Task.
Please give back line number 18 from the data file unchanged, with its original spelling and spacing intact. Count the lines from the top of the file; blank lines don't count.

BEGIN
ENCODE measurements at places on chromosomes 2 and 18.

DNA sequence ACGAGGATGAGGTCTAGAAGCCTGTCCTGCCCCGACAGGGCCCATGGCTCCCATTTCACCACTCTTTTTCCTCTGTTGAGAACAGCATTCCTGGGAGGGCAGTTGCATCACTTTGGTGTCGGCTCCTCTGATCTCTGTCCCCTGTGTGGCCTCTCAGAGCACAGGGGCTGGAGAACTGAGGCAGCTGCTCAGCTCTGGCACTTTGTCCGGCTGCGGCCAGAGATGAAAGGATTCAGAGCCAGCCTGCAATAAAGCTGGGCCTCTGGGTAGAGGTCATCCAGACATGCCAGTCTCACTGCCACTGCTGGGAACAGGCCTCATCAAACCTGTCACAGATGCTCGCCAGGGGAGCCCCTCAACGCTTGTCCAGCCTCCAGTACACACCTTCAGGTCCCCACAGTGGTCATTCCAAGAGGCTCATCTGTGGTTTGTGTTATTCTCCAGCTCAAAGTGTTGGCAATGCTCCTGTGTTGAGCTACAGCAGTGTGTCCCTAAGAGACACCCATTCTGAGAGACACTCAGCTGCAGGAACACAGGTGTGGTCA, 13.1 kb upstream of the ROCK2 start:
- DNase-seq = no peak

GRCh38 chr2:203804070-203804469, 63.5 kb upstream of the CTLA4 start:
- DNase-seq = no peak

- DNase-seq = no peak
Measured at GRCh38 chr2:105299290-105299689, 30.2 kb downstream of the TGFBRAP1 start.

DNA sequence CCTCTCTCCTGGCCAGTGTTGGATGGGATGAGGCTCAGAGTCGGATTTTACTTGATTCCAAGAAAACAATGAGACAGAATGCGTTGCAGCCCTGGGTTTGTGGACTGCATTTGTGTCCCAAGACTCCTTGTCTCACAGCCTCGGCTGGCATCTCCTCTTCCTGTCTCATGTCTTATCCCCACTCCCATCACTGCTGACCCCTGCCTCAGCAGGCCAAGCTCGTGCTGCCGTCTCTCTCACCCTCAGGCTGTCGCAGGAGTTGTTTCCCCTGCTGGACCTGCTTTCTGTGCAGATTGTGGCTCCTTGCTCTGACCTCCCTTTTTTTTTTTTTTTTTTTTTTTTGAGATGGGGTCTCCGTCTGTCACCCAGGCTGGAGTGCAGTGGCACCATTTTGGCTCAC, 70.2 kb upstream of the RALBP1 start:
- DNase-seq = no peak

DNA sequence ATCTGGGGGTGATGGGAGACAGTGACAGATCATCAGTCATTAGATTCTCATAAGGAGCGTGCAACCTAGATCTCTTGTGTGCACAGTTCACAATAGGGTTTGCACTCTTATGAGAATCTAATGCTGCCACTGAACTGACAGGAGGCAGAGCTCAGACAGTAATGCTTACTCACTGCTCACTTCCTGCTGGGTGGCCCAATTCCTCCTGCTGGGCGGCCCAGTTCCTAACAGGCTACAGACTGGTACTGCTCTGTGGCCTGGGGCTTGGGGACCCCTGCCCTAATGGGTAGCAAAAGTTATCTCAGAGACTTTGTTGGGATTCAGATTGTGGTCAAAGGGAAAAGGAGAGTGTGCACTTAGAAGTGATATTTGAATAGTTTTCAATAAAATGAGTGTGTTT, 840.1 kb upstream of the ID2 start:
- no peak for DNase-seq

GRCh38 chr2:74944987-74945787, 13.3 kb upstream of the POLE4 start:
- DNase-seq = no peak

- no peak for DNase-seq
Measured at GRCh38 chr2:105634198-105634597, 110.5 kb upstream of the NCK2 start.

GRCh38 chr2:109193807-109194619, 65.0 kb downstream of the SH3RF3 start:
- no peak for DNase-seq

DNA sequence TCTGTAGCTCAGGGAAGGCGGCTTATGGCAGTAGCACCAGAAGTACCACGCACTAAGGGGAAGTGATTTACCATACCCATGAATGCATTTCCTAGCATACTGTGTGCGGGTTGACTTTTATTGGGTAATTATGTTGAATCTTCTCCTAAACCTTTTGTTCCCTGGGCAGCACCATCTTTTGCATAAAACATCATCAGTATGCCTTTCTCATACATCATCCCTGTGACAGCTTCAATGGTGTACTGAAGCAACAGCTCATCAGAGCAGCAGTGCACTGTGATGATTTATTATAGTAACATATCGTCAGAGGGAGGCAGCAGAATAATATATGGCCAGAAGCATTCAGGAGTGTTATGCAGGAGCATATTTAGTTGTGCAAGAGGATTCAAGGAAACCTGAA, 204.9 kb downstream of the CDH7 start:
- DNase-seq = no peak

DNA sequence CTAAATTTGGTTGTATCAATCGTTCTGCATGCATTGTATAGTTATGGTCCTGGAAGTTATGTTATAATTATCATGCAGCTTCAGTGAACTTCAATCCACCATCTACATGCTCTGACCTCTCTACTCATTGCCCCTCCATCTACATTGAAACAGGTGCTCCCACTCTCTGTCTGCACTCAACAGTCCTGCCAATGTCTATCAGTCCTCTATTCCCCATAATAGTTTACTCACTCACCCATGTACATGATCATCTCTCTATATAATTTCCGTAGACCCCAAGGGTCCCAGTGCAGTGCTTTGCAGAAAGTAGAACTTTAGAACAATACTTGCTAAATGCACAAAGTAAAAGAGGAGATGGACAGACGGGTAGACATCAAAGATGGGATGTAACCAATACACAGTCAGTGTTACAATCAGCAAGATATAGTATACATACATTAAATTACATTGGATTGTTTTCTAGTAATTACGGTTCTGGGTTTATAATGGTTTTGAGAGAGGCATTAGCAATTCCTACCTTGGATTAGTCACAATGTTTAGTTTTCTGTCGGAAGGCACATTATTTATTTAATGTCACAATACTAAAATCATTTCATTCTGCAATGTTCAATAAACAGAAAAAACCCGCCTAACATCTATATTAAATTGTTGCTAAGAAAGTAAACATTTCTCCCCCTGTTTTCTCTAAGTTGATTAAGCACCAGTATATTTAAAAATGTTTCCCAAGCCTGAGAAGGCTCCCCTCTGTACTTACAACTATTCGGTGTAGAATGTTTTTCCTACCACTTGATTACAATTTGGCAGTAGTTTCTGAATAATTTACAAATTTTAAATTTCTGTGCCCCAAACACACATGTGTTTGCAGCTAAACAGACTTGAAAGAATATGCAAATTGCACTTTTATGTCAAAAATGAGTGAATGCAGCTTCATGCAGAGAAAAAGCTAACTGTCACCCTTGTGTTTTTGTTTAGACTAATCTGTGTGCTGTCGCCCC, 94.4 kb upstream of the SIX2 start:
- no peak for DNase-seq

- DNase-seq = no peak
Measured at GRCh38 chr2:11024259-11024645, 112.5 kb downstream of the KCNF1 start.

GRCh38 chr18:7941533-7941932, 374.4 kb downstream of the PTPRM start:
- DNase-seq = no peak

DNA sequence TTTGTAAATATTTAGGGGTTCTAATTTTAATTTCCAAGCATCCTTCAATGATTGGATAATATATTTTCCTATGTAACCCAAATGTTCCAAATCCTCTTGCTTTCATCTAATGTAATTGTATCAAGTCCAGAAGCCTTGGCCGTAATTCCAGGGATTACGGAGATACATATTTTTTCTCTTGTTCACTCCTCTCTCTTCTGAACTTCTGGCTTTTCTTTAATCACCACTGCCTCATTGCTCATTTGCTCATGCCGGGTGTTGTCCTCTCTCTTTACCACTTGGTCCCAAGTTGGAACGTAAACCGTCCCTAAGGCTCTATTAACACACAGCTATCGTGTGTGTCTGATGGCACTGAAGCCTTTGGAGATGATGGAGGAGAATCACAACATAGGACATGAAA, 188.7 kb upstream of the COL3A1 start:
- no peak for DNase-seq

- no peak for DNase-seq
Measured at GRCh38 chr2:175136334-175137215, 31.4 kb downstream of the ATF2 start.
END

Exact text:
DNA sequence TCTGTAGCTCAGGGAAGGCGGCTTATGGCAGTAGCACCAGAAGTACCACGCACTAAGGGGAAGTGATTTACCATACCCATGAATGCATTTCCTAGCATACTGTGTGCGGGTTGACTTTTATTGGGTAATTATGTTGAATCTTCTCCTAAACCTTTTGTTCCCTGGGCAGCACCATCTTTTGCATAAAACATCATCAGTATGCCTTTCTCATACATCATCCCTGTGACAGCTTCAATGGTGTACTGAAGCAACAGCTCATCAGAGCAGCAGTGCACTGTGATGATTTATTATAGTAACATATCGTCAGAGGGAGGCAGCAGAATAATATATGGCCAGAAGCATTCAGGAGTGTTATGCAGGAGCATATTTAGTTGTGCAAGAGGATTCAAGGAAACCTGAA, 204.9 kb downstream of the CDH7 start: